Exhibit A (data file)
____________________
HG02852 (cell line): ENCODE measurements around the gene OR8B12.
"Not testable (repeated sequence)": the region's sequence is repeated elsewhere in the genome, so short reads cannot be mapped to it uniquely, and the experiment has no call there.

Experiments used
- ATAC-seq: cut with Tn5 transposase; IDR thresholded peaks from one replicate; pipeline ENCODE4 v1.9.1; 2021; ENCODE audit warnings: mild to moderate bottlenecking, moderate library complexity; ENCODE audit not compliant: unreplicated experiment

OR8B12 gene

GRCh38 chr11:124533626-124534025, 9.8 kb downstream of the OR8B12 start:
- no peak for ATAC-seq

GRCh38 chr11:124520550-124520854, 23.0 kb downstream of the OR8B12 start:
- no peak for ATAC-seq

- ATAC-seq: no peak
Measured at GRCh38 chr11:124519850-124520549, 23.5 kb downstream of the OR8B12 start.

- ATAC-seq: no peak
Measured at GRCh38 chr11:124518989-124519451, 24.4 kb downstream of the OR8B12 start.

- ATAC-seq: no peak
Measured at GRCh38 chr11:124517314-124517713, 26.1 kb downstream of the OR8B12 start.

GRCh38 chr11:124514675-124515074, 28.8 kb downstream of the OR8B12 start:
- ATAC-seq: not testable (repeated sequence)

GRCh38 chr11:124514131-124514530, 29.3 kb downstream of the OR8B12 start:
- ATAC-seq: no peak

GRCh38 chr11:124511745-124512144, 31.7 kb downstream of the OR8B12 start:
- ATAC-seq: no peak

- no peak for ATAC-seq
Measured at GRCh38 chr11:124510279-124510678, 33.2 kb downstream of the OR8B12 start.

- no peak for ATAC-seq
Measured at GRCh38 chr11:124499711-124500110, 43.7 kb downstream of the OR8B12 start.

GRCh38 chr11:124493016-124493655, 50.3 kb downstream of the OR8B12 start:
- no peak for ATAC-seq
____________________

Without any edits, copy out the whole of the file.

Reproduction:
HG02852 (cell line): ENCODE measurements around the gene OR8B12.
"Not testable (repeated sequence)": the region's sequence is repeated elsewhere in the genome, so short reads cannot be mapped to it uniquely, and the experiment has no call there.

Experiments used
- ATAC-seq: cut with Tn5 transposase; IDR thresholded peaks from one replicate; pipeline ENCODE4 v1.9.1; 2021; ENCODE audit warnings: mild to moderate bottlenecking, moderate library complexity; ENCODE audit not compliant: unreplicated experiment

OR8B12 gene

GRCh38 chr11:124533626-124534025, 9.8 kb downstream of the OR8B12 start:
- no peak for ATAC-seq

GRCh38 chr11:124520550-124520854, 23.0 kb downstream of the OR8B12 start:
- no peak for ATAC-seq

- ATAC-seq: no peak
Measured at GRCh38 chr11:124519850-124520549, 23.5 kb downstream of the OR8B12 start.

- ATAC-seq: no peak
Measured at GRCh38 chr11:124518989-124519451, 24.4 kb downstream of the OR8B12 start.

- ATAC-seq: no peak
Measured at GRCh38 chr11:124517314-124517713, 26.1 kb downstream of the OR8B12 start.

GRCh38 chr11:124514675-124515074, 28.8 kb downstream of the OR8B12 start:
- ATAC-seq: not testable (repeated sequence)

GRCh38 chr11:124514131-124514530, 29.3 kb downstream of the OR8B12 start:
- ATAC-seq: no peak

GRCh38 chr11:124511745-124512144, 31.7 kb downstream of the OR8B12 start:
- ATAC-seq: no peak

- no peak for ATAC-seq
Measured at GRCh38 chr11:124510279-124510678, 33.2 kb downstream of the OR8B12 start.

- no peak for ATAC-seq
Measured at GRCh38 chr11:124499711-124500110, 43.7 kb downstream of the OR8B12 start.

GRCh38 chr11:124493016-124493655, 50.3 kb downstream of the OR8B12 start:
- no peak for ATAC-seq